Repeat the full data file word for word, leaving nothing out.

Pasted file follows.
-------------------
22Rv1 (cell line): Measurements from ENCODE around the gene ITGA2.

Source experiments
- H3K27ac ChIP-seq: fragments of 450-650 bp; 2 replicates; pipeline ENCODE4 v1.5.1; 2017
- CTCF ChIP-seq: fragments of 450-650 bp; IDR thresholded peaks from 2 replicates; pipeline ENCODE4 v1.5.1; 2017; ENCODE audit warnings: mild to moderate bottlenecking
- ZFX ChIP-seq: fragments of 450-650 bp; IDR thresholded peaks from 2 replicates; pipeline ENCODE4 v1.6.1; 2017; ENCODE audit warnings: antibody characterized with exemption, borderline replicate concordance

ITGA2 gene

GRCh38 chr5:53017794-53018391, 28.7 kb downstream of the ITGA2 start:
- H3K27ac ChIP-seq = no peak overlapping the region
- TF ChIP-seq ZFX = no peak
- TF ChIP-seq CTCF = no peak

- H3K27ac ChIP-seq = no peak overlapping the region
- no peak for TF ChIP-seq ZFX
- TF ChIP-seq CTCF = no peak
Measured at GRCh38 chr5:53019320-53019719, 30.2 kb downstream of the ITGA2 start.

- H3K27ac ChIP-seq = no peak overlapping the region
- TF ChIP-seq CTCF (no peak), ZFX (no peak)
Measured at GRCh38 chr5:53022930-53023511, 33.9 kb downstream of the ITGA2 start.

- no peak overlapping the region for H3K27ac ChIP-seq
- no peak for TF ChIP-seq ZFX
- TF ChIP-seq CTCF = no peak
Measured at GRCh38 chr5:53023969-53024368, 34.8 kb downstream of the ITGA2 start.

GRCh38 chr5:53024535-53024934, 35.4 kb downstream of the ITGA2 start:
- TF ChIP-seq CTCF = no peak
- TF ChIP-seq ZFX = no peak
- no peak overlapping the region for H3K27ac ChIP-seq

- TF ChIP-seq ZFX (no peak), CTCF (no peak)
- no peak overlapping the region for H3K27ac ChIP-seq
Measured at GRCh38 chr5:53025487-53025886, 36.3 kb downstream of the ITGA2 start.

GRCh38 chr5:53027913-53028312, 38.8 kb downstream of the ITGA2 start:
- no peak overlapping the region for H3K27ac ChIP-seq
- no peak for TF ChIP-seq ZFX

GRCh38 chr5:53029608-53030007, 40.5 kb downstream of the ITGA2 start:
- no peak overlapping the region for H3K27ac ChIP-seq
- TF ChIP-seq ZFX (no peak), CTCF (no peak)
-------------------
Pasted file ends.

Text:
22Rv1 (cell line): Measurements from ENCODE around the gene ITGA2.

Source experiments
- H3K27ac ChIP-seq: fragments of 450-650 bp; 2 replicates; pipeline ENCODE4 v1.5.1; 2017
- CTCF ChIP-seq: fragments of 450-650 bp; IDR thresholded peaks from 2 replicates; pipeline ENCODE4 v1.5.1; 2017; ENCODE audit warnings: mild to moderate bottlenecking
- ZFX ChIP-seq: fragments of 450-650 bp; IDR thresholded peaks from 2 replicates; pipeline ENCODE4 v1.6.1; 2017; ENCODE audit warnings: antibody characterized with exemption, borderline replicate concordance

ITGA2 gene

GRCh38 chr5:53017794-53018391, 28.7 kb downstream of the ITGA2 start:
- H3K27ac ChIP-seq = no peak overlapping the region
- TF ChIP-seq ZFX = no peak
- TF ChIP-seq CTCF = no peak

- H3K27ac ChIP-seq = no peak overlapping the region
- no peak for TF ChIP-seq ZFX
- TF ChIP-seq CTCF = no peak
Measured at GRCh38 chr5:53019320-53019719, 30.2 kb downstream of the ITGA2 start.

- H3K27ac ChIP-seq = no peak overlapping the region
- TF ChIP-seq CTCF (no peak), ZFX (no peak)
Measured at GRCh38 chr5:53022930-53023511, 33.9 kb downstream of the ITGA2 start.

- no peak overlapping the region for H3K27ac ChIP-seq
- no peak for TF ChIP-seq ZFX
- TF ChIP-seq CTCF = no peak
Measured at GRCh38 chr5:53023969-53024368, 34.8 kb downstream of the ITGA2 start.

GRCh38 chr5:53024535-53024934, 35.4 kb downstream of the ITGA2 start:
- TF ChIP-seq CTCF = no peak
- TF ChIP-seq ZFX = no peak
- no peak overlapping the region for H3K27ac ChIP-seq

- TF ChIP-seq ZFX (no peak), CTCF (no peak)
- no peak overlapping the region for H3K27ac ChIP-seq
Measured at GRCh38 chr5:53025487-53025886, 36.3 kb downstream of the ITGA2 start.

GRCh38 chr5:53027913-53028312, 38.8 kb downstream of the ITGA2 start:
- no peak overlapping the region for H3K27ac ChIP-seq
- no peak for TF ChIP-seq ZFX

GRCh38 chr5:53029608-53030007, 40.5 kb downstream of the ITGA2 start:
- no peak overlapping the region for H3K27ac ChIP-seq
- TF ChIP-seq ZFX (no peak), CTCF (no peak)